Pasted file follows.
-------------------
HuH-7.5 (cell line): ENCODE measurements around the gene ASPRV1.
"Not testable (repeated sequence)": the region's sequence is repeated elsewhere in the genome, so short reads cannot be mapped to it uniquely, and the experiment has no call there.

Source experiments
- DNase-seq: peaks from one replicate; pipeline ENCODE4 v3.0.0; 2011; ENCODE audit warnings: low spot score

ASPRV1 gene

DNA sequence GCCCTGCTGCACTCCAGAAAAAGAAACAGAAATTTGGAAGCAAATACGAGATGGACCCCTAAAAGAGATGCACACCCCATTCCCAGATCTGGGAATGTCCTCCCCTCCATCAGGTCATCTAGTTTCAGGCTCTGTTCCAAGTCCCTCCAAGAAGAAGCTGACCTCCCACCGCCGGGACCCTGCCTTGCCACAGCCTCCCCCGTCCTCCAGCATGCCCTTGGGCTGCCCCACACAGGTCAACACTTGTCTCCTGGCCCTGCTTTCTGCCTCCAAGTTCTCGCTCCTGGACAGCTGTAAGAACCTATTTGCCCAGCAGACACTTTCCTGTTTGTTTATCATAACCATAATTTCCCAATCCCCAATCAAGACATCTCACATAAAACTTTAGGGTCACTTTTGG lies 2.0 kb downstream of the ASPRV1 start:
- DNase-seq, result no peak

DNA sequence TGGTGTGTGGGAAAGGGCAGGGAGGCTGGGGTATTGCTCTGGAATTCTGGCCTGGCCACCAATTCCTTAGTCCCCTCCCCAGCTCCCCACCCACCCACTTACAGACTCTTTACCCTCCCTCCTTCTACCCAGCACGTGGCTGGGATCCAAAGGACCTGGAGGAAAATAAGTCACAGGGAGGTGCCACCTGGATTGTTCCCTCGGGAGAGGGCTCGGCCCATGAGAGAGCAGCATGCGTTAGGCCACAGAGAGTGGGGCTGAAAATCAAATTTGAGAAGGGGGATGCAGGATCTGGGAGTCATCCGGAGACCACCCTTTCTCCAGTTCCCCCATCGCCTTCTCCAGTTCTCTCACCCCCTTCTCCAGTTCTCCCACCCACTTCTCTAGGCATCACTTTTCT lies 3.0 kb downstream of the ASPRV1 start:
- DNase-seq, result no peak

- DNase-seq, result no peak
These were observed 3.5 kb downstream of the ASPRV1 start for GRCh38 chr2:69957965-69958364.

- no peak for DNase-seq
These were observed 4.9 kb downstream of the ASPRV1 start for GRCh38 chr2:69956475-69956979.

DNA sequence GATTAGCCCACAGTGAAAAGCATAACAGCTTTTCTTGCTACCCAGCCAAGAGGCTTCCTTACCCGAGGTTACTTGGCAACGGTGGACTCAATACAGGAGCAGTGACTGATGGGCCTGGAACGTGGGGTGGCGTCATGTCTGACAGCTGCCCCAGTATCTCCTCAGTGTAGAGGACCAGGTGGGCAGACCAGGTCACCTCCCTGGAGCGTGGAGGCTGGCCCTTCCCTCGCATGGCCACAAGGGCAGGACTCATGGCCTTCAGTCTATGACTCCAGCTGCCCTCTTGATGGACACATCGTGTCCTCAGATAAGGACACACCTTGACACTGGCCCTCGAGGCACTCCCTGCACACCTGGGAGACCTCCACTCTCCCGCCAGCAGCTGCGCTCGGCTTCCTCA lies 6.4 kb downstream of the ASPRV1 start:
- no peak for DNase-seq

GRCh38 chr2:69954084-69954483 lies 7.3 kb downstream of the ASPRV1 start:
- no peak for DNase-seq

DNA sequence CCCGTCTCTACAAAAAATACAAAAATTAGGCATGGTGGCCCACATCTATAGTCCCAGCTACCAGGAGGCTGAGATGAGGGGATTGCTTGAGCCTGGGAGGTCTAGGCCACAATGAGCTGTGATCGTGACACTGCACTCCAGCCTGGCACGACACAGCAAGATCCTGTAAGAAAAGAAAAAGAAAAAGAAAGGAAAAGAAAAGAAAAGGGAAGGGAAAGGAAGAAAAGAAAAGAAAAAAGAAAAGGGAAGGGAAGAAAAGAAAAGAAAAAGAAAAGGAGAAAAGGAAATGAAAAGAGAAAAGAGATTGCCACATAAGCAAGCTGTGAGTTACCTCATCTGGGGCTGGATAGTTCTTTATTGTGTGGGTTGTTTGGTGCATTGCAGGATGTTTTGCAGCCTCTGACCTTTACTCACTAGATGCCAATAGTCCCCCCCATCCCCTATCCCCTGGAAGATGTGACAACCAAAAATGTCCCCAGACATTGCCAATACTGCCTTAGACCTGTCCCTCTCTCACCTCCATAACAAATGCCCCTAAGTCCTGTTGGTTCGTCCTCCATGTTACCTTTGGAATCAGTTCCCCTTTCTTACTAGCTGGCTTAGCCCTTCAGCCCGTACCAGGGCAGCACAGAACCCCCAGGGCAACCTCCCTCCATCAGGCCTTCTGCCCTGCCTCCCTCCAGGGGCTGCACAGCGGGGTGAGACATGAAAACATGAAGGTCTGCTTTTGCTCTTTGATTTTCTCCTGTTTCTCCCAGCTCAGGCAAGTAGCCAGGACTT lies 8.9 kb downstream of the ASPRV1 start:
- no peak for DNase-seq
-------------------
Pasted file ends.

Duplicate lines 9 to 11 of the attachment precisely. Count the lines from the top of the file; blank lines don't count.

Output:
- DNase-seq, result no peak

- DNase-seq, result no peak
These were observed 3.5 kb downstream of the ASPRV1 start for GRCh38 chr2:69957965-69958364.